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“It’s like having a big TV screen across the street,” she told the committee.

Other witnesses said they think Monumental is getting preferential treatment through legislation that exclusively addresses its business needs, although Ms. Alexander later noted the bill could set precedent for other sports venues, such as Nationals Park in Southeast.

Monumental officials said the new screens would be dimmer than the GEICO video screen that already juts out from the building.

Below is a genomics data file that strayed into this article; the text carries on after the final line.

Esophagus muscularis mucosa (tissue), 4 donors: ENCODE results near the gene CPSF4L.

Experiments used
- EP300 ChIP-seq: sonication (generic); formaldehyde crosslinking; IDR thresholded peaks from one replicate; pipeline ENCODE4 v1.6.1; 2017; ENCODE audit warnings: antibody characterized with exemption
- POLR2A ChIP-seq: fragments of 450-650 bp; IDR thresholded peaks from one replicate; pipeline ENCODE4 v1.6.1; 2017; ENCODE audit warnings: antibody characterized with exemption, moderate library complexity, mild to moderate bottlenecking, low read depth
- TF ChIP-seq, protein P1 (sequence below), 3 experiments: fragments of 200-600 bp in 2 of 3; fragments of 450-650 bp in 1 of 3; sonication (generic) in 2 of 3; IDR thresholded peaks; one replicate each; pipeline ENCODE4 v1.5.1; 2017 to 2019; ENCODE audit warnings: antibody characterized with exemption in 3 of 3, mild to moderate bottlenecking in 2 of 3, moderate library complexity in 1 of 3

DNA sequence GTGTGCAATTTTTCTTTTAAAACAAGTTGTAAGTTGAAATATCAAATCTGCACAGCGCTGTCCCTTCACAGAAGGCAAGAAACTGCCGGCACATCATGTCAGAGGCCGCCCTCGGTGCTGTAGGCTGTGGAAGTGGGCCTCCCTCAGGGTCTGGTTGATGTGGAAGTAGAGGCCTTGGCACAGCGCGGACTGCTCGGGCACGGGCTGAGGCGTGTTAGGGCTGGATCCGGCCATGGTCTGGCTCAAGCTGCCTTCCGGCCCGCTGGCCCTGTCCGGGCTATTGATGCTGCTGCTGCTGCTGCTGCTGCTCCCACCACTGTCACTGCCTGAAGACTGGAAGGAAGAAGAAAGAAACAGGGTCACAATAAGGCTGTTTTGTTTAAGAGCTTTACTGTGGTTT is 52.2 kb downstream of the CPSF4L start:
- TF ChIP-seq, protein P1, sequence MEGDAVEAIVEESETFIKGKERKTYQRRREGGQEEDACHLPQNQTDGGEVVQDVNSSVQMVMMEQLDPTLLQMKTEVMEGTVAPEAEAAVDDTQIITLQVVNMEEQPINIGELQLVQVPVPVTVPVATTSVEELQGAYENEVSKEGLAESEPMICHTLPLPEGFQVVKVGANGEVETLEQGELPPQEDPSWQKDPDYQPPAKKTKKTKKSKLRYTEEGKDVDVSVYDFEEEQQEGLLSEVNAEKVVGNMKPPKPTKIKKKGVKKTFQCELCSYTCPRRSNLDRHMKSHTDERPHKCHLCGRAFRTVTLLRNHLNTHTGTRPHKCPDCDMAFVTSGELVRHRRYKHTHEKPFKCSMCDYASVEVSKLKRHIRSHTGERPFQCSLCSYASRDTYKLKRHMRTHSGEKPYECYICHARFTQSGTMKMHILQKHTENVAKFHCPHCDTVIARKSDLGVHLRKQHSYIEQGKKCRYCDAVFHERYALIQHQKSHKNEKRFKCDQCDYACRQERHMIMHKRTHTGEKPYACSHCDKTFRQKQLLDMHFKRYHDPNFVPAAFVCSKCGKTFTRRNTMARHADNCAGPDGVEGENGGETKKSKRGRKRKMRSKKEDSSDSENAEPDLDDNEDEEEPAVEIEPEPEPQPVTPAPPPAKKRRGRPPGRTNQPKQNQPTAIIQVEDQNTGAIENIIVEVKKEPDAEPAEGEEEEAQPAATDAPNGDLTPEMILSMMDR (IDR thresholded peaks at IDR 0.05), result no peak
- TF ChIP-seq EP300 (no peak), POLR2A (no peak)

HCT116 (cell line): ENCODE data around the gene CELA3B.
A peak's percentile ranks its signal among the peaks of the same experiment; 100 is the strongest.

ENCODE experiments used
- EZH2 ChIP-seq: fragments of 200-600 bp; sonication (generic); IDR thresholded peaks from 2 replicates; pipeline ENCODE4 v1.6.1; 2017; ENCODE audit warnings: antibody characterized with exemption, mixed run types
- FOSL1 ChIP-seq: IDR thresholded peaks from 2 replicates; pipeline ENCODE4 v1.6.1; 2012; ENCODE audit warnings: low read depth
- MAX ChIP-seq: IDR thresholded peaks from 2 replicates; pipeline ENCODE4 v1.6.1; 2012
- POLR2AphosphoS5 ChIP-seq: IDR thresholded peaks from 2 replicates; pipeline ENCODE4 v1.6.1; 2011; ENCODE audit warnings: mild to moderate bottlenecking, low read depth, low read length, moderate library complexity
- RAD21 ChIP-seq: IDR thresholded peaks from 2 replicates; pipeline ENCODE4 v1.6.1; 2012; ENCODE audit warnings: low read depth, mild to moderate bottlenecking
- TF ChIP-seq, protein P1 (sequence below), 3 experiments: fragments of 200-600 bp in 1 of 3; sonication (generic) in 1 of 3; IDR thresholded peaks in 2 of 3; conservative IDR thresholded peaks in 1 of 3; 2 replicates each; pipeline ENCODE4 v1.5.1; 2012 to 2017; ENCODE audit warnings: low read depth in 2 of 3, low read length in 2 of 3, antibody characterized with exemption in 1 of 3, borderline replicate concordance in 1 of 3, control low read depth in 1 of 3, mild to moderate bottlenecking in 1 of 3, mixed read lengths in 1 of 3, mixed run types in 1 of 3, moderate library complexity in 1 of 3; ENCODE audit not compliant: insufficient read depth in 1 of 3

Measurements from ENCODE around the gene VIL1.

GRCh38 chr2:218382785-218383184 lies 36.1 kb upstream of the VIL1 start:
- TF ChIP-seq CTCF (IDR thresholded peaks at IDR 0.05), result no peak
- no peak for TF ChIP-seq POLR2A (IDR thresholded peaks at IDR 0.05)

“It’s not like someone is flashing a strobe light,” said Randall Boe, executive vice president for Monumental, as he flipped through slides in a video presentation for the committee.

The screens would shut off at midnight and not emit sound, qualities that assuaged some local business owners’ concerns. An advisory committee has been established to vet any of the community’s ongoing concerns.

Monumental officials said they would like to have screens up by the fall sports season but would comply with the city’s timetable.

Council member Jack Evans, Ward 2 Democrat, said the arena has been a “huge boon for the city” but digital signs have “always been controversial.”

“No one will always be satisfied,” Mr. Evans said. “No one will always get what they want.”